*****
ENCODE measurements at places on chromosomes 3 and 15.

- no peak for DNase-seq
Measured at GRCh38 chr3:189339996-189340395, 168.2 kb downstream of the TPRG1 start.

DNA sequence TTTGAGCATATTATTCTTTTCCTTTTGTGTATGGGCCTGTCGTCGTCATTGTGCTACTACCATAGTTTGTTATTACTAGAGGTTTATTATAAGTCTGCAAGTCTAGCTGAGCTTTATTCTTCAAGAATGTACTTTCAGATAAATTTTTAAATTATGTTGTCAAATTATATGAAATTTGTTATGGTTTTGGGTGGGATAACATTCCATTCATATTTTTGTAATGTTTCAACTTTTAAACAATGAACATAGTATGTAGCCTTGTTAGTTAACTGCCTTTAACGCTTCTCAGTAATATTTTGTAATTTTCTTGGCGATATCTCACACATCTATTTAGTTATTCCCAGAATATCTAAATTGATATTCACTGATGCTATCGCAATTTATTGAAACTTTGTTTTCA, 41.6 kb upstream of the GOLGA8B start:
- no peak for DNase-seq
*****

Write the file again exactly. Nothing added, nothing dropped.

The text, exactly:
ENCODE measurements at places on chromosomes 3 and 15.

- no peak for DNase-seq
Measured at GRCh38 chr3:189339996-189340395, 168.2 kb downstream of the TPRG1 start.

DNA sequence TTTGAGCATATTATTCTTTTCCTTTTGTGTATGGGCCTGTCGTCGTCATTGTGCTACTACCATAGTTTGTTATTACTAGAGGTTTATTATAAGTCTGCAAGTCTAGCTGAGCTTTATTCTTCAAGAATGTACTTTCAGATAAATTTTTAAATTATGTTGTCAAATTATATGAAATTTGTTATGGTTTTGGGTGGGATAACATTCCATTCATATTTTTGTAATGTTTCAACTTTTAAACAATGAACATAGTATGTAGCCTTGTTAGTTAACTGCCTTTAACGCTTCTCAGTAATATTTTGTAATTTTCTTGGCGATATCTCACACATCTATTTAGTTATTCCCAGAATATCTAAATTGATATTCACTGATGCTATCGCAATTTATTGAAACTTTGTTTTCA, 41.6 kb upstream of the GOLGA8B start:
- no peak for DNase-seq